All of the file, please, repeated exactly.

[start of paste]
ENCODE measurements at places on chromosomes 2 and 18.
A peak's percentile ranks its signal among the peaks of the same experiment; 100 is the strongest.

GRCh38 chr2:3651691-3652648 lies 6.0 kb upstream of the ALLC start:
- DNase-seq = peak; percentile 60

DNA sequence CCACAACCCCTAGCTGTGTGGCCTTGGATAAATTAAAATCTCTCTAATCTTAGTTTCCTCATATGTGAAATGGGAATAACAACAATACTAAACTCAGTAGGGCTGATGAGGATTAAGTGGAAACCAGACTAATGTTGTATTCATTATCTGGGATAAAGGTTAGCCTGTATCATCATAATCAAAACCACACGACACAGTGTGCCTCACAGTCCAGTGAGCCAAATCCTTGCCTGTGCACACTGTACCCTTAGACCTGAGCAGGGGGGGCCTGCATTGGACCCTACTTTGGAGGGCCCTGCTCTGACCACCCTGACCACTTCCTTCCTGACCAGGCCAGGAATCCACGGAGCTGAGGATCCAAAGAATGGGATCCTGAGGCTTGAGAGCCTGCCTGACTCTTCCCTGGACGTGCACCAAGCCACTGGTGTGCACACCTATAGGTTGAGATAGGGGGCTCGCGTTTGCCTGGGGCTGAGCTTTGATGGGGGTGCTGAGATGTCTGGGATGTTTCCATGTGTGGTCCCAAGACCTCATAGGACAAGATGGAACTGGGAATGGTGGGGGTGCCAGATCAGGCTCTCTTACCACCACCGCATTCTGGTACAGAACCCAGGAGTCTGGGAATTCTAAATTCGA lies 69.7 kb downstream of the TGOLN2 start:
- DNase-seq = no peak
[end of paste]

ENCODE measurements at places on chromosomes 2 and 18.
A peak's percentile ranks its signal among the peaks of the same experiment; 100 is the strongest.

GRCh38 chr2:3651691-3652648 lies 6.0 kb upstream of the ALLC start:
- DNase-seq = peak; percentile 60

DNA sequence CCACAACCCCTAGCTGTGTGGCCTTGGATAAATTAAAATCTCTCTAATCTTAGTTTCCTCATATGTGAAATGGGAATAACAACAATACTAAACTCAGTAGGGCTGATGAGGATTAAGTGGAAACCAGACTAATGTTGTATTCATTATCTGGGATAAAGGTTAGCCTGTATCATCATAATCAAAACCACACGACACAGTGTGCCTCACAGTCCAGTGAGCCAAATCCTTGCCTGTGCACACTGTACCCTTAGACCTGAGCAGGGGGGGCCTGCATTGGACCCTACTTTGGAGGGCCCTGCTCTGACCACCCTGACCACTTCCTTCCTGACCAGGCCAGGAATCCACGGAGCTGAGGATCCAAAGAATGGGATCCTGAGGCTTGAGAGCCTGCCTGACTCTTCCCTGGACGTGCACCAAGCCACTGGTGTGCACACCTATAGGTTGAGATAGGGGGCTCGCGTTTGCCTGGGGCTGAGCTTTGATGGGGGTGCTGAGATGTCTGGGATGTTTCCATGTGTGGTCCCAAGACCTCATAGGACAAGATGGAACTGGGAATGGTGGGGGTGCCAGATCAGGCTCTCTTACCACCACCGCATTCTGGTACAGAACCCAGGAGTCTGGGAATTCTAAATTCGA lies 69.7 kb downstream of the TGOLN2 start:
- DNase-seq = no peak